(adds creditor banks' reaction, background)
By Knut Engelmann
ZURICH, Dec 5 (Reuters) - Switzerland's Erb Group collapsed under two billion Swiss francs ($1.55 billion) of debt, hurt by soured German real estate deals, and said on Friday it seeks a new owner for the world's second largest coffee trader, Volcafe.
The failure of the secretive family-controlled group shook up Switzerland's business world and prompted the country's top banks, UBS and Credit Suisse , to warn that provisions against outstanding Erb loans would hurt results.
"We never saw it coming," the head of one of Switzerland's top commodity trading houses told Reuters, asking not to be named. "We've known the Erbs for years, and now this?"
Swiss-based Volcafe, which accounts for almost 15 percent of the world's coffee trading, said it was not affected by its parent group's troubles. Bank Lombard Odier Darier Hentsch was asked to find a buyer for Erb's 80 percent stake in Volcafe.
Volcafe added it had some $175 million in equity and could draw on bank facilities worth more than $400 million. "Volcafe thus enjoys very ample liquidity to meet all existing and future commitments," it said in a statement.
But the future of much of the rest of the sprawling Erb Group looked far more bleak after Erb put three of its holding companies -- including the one that owns most of Volcafe -- into creditor protection and a fourth one declared bankruptcy.
Erb runs some 80 individual operating companies, from used and new car dealerships to financial services firms and kitchen, window, and door makers. It has some 4,900 employees and the group had 2002 sales of around 4.5 billion francs.
SELLING THE FAMILY SILVER
Hans Ziegler, appointed as Erb's chief executive in October after the death of family patriarch Hugo Erb in July, told a media conference most of the operating companies were doing well and would now be put on the block to raise cash and save jobs.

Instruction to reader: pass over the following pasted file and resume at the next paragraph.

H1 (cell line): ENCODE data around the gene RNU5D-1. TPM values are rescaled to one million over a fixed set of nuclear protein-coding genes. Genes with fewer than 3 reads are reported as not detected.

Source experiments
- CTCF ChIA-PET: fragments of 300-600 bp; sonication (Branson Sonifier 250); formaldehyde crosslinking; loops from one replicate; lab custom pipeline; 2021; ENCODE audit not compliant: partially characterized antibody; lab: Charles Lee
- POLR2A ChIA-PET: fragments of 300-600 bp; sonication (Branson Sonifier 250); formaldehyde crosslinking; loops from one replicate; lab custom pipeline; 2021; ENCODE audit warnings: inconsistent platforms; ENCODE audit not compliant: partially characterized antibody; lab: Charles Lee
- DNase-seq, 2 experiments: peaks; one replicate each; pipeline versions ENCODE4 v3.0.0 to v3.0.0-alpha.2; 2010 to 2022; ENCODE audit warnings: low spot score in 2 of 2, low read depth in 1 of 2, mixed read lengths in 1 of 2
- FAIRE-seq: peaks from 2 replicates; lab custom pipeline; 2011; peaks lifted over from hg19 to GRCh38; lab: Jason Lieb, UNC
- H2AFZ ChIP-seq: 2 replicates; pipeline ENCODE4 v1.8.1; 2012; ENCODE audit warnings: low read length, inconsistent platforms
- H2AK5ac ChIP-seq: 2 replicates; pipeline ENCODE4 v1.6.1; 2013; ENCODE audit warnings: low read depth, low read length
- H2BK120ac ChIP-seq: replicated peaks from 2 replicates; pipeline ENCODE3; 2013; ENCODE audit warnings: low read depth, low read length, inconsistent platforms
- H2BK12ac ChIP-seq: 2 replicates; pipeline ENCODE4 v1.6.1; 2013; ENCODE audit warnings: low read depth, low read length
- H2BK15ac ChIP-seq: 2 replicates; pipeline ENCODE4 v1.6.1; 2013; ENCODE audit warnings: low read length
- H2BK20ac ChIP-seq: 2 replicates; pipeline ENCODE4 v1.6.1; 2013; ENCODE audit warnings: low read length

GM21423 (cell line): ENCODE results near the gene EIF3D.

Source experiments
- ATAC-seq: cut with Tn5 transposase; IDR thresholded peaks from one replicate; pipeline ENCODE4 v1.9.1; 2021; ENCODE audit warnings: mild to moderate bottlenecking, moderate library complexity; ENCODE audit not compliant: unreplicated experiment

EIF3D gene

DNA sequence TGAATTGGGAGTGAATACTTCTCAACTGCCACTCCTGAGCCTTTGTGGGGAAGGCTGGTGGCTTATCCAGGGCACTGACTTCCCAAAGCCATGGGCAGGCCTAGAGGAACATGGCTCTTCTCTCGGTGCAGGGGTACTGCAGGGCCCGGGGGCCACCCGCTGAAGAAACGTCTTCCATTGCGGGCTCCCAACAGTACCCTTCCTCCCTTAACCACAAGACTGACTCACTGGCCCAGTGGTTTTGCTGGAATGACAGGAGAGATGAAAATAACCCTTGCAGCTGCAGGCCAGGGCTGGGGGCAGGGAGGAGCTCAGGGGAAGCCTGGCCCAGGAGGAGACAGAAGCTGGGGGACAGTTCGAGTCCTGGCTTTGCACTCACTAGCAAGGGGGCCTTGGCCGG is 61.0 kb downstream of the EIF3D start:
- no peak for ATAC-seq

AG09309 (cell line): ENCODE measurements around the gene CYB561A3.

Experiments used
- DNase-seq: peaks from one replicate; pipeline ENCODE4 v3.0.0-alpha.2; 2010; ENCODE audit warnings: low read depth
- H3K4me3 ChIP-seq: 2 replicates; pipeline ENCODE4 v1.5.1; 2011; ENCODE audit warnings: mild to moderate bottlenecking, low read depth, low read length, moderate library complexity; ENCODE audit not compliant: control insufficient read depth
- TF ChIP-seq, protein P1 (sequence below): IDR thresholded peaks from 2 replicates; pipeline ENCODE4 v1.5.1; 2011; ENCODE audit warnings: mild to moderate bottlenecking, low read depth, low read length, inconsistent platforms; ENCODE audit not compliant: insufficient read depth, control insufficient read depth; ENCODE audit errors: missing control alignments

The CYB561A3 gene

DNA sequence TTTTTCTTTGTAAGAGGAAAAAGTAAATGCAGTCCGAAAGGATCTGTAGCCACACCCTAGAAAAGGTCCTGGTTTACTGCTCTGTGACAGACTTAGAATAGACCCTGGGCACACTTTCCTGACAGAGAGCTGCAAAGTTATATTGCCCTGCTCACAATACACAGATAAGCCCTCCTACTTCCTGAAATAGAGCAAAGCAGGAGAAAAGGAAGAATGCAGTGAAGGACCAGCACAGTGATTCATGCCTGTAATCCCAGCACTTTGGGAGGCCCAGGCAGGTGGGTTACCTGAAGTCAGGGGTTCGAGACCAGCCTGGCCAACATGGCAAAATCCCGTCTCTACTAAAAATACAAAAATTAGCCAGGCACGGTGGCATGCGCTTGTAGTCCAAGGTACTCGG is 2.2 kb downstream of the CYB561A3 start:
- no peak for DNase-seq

He said some 2.5 billion francs that were transferred from Erb's Uniinvest Holding to German real estate holding CBB -- of which Erb owned just under 50 percent -- had to be written off.
"The group as a whole is in a tense liquidity situation and is confronted with outstanding liabilities of 2.0 billion francs, which makes it impossible to continue existing in today's structure," Erb said in a statement.
Sources said financial giants UBS and Credit Suisse have several hundreds of millions of francs in exposure to Erb.
Spokespeople for both banks declined to specify their exposure, but told Reuters they expected a negative effect on their groups' fourth quarter results from provisions made against those loans. Both said the effects would not be large.
A source at UBS said the bank's exposure to the group had been cut by about half over the past five years amid mounting worries over the health of the Erb Group.
Bankers close to the case said the lack of financial transparency at the secretive group had become a growing concern over recent years. Erb's Ziegler said he had uncovered a complex web of financial interdependencies between the different parts of the Erb empire that was almost impossible to unravel.
Markets had widely expected Volcafe to survive Erb's troubles, after Reuters reported on Tuesday that the coffee trader was seen as one of the soundest parts of the group.
"Volcafe ringfenced itself pretty well and therefore it's not going to be affected by all the trouble in the parent company but they have to sell," a London coffee trader said.
The news had little impact on LIFFE coffee prices. Benchmark January inched up $1 to $690 per tonne.
(Additional reporting by Begona Quesada in London)
($1=1.290 Swiss Franc)